My 10-year-old got a letter from a friend yesterday.
“I’m sick and tired of this virus,” her classmate wrote.
I think most of us are sick and tired of coronavirus. But as difficult as this ongoing economic, political, and medical COVID-19 crisis has been, several interesting and positive things have happened during lockdown.
Puzzles: People have been buying more jigsaw puzzles (which, for some reason, fills me with delight).
Books: Several sectors of the book industry are thriving (as an author, of course I’m thrilled that people are reading more). I spoke with a senior acquisitions editor at an independent publishing company who told me they had the best month in the 35-year history of the company. Health books and books that focus on DIY are flying off the (virtual) shelves.
Sex: With all this staying home people have more time to be intimate. Despite falling birth rates in America, experts predict we’ll have a boom generation of “quaranteens” in approximately 13 years and 7-9 months from now.
But the best news of all is that America’s home birth rates are rising.
Women and babies benefit when home birth rates rise
The deaths from coronavirus are devastating. The reaction to this novel infection has also hurt so many people—causing a rise in suicides, depression, loneliness, domestic violence, and terrible financial hardships. But the fact that America’s home birth rates are rising is a cause for celebration.
Making home birth accessible to more women helps improve America’s health. Indeed, there are many reasons to choose a home birth or birth center birth:
- Superior quality of care: The quality of care offered by trusted midwives and home birth doctors is much higher than the quality of care offered by nurses you’ve never met before and doctors who may or may not even come into the room while you are laboring in the hospital.
- Less likelihood of unwanted and unneeded medical interventions. When you have a home birth with experienced midwives you reduce your risk of having an unnecessary C-section, a vacuum extraction, forceps, episiotomy, and other damaging interventions. Continuous labor support, whether at home or in the hospital, is essential for best outcomes.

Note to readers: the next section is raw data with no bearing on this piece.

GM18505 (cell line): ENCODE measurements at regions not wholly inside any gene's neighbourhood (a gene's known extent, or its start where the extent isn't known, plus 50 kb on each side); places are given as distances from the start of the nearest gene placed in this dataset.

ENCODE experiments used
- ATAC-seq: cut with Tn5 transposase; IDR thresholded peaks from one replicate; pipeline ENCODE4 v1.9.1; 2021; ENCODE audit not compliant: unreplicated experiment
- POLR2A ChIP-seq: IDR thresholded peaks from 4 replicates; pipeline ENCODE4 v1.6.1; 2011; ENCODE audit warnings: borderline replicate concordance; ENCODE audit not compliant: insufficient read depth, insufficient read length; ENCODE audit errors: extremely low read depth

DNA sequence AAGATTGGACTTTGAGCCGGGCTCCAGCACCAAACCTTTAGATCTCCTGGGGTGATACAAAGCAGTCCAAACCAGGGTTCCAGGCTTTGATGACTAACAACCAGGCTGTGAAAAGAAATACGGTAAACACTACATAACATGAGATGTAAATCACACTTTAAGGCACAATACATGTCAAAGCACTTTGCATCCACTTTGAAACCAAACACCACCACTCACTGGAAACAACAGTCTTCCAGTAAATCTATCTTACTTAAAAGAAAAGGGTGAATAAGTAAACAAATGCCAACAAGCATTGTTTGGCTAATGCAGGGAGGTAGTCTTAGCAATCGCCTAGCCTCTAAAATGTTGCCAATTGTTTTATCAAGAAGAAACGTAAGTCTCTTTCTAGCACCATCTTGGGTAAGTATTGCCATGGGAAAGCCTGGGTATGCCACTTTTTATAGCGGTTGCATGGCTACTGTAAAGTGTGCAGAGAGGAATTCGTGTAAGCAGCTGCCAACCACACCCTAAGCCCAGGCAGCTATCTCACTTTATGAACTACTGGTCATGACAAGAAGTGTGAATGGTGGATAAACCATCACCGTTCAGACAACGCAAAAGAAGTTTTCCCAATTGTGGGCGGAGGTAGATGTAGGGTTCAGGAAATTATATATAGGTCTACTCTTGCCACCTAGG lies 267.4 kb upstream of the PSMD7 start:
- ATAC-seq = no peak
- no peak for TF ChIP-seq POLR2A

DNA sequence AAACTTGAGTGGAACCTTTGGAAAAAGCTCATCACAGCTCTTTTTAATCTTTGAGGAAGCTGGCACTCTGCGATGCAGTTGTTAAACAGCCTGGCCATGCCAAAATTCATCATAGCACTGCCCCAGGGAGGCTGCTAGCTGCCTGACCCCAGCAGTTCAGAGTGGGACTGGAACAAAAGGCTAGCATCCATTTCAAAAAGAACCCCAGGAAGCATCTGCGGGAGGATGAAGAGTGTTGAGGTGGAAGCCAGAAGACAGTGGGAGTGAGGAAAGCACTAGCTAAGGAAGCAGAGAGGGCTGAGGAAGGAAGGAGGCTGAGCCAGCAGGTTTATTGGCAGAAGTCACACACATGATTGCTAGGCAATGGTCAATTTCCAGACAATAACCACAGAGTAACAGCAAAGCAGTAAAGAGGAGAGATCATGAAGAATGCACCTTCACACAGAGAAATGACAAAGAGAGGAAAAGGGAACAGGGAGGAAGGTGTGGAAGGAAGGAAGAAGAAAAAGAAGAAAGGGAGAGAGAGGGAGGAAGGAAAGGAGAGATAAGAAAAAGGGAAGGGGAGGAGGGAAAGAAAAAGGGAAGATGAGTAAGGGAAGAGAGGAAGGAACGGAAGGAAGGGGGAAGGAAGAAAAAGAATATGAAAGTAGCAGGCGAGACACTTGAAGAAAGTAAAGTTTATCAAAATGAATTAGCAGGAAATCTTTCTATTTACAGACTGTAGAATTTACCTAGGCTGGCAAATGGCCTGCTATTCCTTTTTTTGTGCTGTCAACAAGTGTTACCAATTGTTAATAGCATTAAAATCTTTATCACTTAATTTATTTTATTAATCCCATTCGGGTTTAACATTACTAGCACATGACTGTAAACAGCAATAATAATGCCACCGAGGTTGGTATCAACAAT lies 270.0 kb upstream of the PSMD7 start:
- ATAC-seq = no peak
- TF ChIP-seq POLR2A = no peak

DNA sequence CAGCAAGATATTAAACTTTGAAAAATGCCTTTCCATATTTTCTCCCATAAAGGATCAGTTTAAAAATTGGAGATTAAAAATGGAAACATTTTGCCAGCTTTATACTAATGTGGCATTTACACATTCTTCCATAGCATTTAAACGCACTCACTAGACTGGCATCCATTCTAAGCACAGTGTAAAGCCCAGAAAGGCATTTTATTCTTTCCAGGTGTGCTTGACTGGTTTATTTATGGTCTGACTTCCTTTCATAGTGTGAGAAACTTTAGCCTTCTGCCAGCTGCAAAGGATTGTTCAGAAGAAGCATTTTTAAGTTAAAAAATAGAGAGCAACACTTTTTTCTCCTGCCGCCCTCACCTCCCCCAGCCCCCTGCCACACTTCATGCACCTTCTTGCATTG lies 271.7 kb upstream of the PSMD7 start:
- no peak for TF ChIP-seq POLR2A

- No after-birth rush: Midwives understand that birth is an emergence not an emergency. The safest and most empowering births are not on an arbitrary schedule. Most midwives also take care not to rush to cut the cord. They understand there is no valid medical reason to give an infant a hepatitis B vaccine, and that there should be zero separation between mom and baby after birth.
One of the main reasons that more American moms are choosing out-of-hospital birth right now is because many hospitals are forbidding laboring women to have a support team with them. Some hospitals won’t even allow a partner or best friend in the room. These measures that some hospitals have implemented to “protect” birthing moms make the birth experience more dangerous and much scarier.
Home birth rates rising means safer, more empowered birth
We know that women need to feel safe in order to give birth safely. Birthing mamas do much better with constant companionship. As this large-scale scientific review found, continuous labor support leads to more vaginal birth, less use of drugs during labor, fewer C-sections, shorter labors, more birth satisfaction, and higher health scores for newborns. But hospitals are now leaving women to labor for hours completely alone. These anti-mom and anti-baby measures are unfortunate. But the unintended consequence is that America’s home birth rates are rising. There’s no place like home. Especially when you’re having a baby.
Both past and present leaders would agree. After all, the British royal family has a long history of home birth. The princess of Norway, Märtha Louise, is a home birth mom. Jimmy Carter was the first American president who was not born at home. And Pope Francis publicly applauded the designation of 2020 as the “Year of the Nurse and the Midwife,” saying that “midwives carry out perhaps the noblest of the professions.”
Pope Francis praises midwives
Pope Francis has often mentioned his esteem for healthcare professionals, especially nurses, one of whom he credits with saving his life. In 2018, the Holy Father departed from a prepared text to praise an Italian Dominican sister who cared for him in Argentina when he was very sick and the doctors were giving up on him. The pope described Sister Cornelia Caraglio as “a great woman, brave too, to the point of arguing with the doctors. Humble, but sure of what she was doing.”
“Do not forget the medicine of the caress,” said Pope Francis, to the applause of everyone present. “Tenderness goes from heart to hands,” he said, and makes it possible to “touch wounds with respect and love.”
Home birth is incredibly raw and real and tender. That America’s home birth rates are rising gives me hope for the future.
Readers, what do you think? Were you born at home or in the hospital? Did you give birth at home or in the hospital? Please share your thoughts about birth and your experiences in the comment section below.